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The second book in this trilogy was very similar to the first; the first 75% is backstory and buildup and the last 25% on the edge of your seat action, excitement, and indecision. I remember pausing about halfway through this book, enjoying the story, but wondering what happened to the magic of the first one. But trust me, it comes back with a vengeance. It’s almost as if S.A. Chakraborty purposely holds off to reward the patient and the dedicated.
Like the first, I kept changing my mind about the characters throughout The Kingdom of Copper. Nahri is sometimes fierce and powerful, gaining knowledge and intelligence from books and the world around her, standing up for herself and those she cares for, testing her bonds and breaking them where she can. Sometimes, though, she’s selfish and obstructive, not able to see the big picture and causing problems where they could have easily been avoided. Holding grudges against actions she would have taken herself and failing to see others as anything more than what they can provide for her. Ali is similar; so sure he can decide to be one way – not cause any problems or drama – and then ten pages later breaking the promises he just made in a moment of responsive spontaneity. He’s lost some of his naivety but this hasn’t tampered with his view on how the world should be, instead, it’s made him start to realise what needs to be done to actually see this better world that he believes should exist. His inability to see past his immediate actions into the future reactions they cause is so incredibly frustrating sometimes, but other times this exact trait allows him to do the right thing and have it actually work out for the best.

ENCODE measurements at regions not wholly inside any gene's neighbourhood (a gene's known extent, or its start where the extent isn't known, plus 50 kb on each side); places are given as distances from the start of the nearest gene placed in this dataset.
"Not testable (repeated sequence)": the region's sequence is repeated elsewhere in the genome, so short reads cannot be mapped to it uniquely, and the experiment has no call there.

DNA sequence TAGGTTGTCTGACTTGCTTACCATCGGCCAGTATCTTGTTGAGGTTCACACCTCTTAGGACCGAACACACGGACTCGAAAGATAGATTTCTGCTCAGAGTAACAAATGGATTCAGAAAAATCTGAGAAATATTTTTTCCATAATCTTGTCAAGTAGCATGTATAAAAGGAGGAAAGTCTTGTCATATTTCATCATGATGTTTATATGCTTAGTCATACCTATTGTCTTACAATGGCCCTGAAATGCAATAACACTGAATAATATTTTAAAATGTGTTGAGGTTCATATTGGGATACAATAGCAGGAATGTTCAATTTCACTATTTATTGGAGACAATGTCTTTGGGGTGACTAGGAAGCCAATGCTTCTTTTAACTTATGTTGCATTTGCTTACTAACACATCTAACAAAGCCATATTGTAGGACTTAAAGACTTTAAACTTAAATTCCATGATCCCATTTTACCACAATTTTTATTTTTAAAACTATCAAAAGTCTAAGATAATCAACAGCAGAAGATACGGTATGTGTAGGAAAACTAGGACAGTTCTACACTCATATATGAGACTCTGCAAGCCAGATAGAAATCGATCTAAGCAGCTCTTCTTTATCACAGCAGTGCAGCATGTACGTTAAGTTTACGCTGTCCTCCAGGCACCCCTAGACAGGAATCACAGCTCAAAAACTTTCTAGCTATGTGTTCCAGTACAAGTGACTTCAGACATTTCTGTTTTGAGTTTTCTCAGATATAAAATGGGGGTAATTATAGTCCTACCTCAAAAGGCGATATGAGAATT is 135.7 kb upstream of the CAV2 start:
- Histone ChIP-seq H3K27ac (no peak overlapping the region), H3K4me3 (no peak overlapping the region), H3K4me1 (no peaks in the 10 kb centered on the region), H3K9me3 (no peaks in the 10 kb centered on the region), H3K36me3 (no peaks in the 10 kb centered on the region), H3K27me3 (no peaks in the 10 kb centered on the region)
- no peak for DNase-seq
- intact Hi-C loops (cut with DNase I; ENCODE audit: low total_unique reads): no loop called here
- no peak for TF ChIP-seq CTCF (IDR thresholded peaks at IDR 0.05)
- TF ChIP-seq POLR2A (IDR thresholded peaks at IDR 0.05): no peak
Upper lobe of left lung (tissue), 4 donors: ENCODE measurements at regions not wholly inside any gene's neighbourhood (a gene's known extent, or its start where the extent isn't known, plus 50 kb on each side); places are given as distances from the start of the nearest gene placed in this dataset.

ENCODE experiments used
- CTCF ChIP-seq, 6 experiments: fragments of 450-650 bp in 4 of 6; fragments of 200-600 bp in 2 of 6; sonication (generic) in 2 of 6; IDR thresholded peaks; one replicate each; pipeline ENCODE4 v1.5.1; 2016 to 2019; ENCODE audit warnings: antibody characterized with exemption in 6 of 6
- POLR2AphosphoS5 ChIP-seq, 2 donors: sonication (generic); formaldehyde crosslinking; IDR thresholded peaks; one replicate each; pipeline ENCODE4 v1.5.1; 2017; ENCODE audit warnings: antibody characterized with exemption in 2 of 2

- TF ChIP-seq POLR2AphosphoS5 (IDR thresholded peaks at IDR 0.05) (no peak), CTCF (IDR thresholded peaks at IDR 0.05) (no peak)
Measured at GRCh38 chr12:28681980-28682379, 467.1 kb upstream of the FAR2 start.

Dara is the only one I pretty consistently didn’t like this time around. He continues to follow orders he doesn’t believe in and pushes forward a future that looks strikingly like his past. He knows what he’s doing won’t end the tyranny that he is against but he continues along anyway. I think I’d like him better if he was more extreme either way. If he actually believed in what he was doing then his actions would at least be logical, even if he’s not totally likeable. Or if he actually decided to stand up against his oppressors and follow his conscience he’d definitely be more likeable.
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